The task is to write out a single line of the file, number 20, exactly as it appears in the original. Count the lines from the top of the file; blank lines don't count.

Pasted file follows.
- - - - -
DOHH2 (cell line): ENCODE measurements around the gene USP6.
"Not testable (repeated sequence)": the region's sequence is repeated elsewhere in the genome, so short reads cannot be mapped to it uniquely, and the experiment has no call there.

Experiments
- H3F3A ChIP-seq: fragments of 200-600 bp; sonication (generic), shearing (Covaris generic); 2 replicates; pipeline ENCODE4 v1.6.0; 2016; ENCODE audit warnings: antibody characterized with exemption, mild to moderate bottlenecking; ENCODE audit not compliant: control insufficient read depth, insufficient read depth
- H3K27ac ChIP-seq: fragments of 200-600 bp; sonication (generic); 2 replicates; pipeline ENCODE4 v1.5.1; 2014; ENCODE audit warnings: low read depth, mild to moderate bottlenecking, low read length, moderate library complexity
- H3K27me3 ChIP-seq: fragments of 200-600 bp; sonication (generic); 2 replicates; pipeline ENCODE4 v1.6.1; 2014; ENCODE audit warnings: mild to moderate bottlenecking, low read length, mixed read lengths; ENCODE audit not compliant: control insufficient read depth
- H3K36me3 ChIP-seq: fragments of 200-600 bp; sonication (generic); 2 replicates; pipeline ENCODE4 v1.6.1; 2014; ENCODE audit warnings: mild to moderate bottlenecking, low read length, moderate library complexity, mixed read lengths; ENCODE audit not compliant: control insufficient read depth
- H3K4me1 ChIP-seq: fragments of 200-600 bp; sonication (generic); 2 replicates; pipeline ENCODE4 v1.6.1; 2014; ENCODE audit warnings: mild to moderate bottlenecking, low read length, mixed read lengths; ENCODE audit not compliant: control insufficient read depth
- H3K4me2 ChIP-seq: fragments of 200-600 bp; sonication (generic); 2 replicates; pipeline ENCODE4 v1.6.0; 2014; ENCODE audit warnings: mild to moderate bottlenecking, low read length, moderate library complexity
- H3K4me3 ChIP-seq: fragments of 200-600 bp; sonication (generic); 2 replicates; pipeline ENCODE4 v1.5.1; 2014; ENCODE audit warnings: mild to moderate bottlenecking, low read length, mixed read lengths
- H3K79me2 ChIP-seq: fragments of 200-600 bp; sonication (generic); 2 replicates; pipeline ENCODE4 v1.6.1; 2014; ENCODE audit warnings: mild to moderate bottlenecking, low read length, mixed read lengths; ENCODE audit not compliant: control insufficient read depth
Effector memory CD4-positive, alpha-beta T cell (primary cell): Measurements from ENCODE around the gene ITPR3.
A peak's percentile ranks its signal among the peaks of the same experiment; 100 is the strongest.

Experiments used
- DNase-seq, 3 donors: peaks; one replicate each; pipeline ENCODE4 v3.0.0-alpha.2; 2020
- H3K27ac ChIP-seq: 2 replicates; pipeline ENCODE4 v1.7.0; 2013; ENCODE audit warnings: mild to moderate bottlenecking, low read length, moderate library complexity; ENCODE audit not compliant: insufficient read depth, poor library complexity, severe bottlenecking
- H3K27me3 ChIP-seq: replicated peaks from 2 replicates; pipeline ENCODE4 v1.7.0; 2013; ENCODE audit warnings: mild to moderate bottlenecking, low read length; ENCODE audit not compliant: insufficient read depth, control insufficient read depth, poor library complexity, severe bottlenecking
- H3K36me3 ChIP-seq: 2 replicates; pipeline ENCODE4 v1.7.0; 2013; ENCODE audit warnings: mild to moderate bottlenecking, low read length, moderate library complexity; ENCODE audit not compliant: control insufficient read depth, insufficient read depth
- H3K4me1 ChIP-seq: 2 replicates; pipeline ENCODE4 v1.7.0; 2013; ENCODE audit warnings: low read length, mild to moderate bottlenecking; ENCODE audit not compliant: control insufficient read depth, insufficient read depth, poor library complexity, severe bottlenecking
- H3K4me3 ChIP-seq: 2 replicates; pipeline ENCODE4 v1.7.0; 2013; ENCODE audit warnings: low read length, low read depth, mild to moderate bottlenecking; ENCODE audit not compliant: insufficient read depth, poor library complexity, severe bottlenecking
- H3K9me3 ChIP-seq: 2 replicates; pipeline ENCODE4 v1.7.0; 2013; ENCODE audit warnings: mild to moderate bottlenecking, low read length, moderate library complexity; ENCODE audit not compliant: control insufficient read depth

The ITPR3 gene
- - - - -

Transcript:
- H3K4me3 ChIP-seq: 2 replicates; pipeline ENCODE4 v1.7.0; 2013; ENCODE audit warnings: low read length, low read depth, mild to moderate bottlenecking; ENCODE audit not compliant: insufficient read depth, poor library complexity, severe bottlenecking